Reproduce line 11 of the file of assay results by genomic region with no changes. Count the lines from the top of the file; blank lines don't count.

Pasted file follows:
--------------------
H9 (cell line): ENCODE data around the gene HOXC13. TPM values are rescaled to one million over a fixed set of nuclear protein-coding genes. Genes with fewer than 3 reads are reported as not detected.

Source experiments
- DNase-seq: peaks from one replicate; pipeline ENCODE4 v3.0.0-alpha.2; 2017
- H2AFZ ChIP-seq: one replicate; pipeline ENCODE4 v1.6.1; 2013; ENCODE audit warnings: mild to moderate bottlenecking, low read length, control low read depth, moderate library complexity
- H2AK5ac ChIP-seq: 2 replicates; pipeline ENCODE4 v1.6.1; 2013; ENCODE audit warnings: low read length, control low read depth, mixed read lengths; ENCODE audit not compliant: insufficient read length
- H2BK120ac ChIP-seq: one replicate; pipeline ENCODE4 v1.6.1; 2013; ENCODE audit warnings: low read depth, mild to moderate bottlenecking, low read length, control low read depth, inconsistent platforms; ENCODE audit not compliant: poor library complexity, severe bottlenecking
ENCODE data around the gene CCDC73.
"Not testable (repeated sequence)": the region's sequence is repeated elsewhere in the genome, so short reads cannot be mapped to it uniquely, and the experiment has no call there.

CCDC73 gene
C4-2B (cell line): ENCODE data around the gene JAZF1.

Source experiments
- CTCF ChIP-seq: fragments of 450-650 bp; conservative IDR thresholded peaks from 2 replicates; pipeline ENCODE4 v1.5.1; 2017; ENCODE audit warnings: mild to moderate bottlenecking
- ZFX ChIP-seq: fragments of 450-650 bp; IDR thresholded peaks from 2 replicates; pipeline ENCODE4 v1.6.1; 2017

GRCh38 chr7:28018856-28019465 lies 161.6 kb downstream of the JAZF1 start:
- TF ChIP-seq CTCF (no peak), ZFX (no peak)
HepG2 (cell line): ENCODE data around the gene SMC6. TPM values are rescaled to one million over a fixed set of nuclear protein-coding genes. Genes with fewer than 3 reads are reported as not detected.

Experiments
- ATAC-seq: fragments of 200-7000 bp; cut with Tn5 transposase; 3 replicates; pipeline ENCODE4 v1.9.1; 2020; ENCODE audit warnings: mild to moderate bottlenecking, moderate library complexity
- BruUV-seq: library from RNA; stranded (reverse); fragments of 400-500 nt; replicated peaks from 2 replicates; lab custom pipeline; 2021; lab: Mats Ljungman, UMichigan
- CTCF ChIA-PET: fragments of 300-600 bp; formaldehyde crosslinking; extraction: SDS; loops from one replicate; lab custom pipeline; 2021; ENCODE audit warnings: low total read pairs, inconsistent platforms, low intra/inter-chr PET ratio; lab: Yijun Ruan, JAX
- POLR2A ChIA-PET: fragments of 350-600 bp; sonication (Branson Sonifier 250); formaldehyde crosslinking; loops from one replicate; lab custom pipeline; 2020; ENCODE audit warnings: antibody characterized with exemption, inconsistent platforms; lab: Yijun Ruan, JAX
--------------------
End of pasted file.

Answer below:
Source experiments